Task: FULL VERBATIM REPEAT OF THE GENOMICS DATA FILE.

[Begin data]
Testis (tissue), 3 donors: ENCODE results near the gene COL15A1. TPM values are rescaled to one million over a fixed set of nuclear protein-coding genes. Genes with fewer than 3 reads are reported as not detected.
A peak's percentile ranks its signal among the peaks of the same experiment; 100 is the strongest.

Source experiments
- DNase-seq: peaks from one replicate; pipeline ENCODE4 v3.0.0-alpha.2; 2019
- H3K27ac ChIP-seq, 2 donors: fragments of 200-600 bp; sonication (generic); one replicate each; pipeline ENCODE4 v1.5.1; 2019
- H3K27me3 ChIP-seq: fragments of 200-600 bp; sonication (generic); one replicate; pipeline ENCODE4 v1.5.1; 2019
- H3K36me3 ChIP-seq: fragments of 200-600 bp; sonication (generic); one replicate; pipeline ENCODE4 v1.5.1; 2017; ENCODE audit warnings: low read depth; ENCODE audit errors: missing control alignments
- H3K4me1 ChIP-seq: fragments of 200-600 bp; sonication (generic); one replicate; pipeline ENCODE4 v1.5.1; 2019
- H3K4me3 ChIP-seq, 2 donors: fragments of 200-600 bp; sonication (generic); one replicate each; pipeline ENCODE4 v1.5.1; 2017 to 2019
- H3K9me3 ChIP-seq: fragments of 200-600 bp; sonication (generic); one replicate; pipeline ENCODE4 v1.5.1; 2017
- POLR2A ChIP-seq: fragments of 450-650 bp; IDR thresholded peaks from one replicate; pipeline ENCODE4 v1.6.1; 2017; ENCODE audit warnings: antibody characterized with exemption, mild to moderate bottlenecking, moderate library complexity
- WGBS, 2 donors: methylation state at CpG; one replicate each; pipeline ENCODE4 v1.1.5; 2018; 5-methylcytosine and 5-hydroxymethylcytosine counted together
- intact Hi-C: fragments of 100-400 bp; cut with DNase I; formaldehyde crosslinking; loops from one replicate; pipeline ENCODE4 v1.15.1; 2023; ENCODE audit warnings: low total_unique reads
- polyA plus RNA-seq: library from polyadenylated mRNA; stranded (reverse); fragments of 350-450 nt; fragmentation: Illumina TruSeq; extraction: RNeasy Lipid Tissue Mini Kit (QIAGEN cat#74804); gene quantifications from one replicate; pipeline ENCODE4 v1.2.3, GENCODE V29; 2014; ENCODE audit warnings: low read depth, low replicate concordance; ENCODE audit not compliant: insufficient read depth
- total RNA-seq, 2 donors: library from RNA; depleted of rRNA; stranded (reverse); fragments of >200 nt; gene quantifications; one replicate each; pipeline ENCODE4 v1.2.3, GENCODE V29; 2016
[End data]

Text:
Testis (tissue), 3 donors: ENCODE results near the gene COL15A1. TPM values are rescaled to one million over a fixed set of nuclear protein-coding genes. Genes with fewer than 3 reads are reported as not detected.
A peak's percentile ranks its signal among the peaks of the same experiment; 100 is the strongest.

Source experiments
- DNase-seq: peaks from one replicate; pipeline ENCODE4 v3.0.0-alpha.2; 2019
- H3K27ac ChIP-seq, 2 donors: fragments of 200-600 bp; sonication (generic); one replicate each; pipeline ENCODE4 v1.5.1; 2019
- H3K27me3 ChIP-seq: fragments of 200-600 bp; sonication (generic); one replicate; pipeline ENCODE4 v1.5.1; 2019
- H3K36me3 ChIP-seq: fragments of 200-600 bp; sonication (generic); one replicate; pipeline ENCODE4 v1.5.1; 2017; ENCODE audit warnings: low read depth; ENCODE audit errors: missing control alignments
- H3K4me1 ChIP-seq: fragments of 200-600 bp; sonication (generic); one replicate; pipeline ENCODE4 v1.5.1; 2019
- H3K4me3 ChIP-seq, 2 donors: fragments of 200-600 bp; sonication (generic); one replicate each; pipeline ENCODE4 v1.5.1; 2017 to 2019
- H3K9me3 ChIP-seq: fragments of 200-600 bp; sonication (generic); one replicate; pipeline ENCODE4 v1.5.1; 2017
- POLR2A ChIP-seq: fragments of 450-650 bp; IDR thresholded peaks from one replicate; pipeline ENCODE4 v1.6.1; 2017; ENCODE audit warnings: antibody characterized with exemption, mild to moderate bottlenecking, moderate library complexity
- WGBS, 2 donors: methylation state at CpG; one replicate each; pipeline ENCODE4 v1.1.5; 2018; 5-methylcytosine and 5-hydroxymethylcytosine counted together
- intact Hi-C: fragments of 100-400 bp; cut with DNase I; formaldehyde crosslinking; loops from one replicate; pipeline ENCODE4 v1.15.1; 2023; ENCODE audit warnings: low total_unique reads
- polyA plus RNA-seq: library from polyadenylated mRNA; stranded (reverse); fragments of 350-450 nt; fragmentation: Illumina TruSeq; extraction: RNeasy Lipid Tissue Mini Kit (QIAGEN cat#74804); gene quantifications from one replicate; pipeline ENCODE4 v1.2.3, GENCODE V29; 2014; ENCODE audit warnings: low read depth, low replicate concordance; ENCODE audit not compliant: insufficient read depth
- total RNA-seq, 2 donors: library from RNA; depleted of rRNA; stranded (reverse); fragments of >200 nt; gene quantifications; one replicate each; pipeline ENCODE4 v1.2.3, GENCODE V29; 2016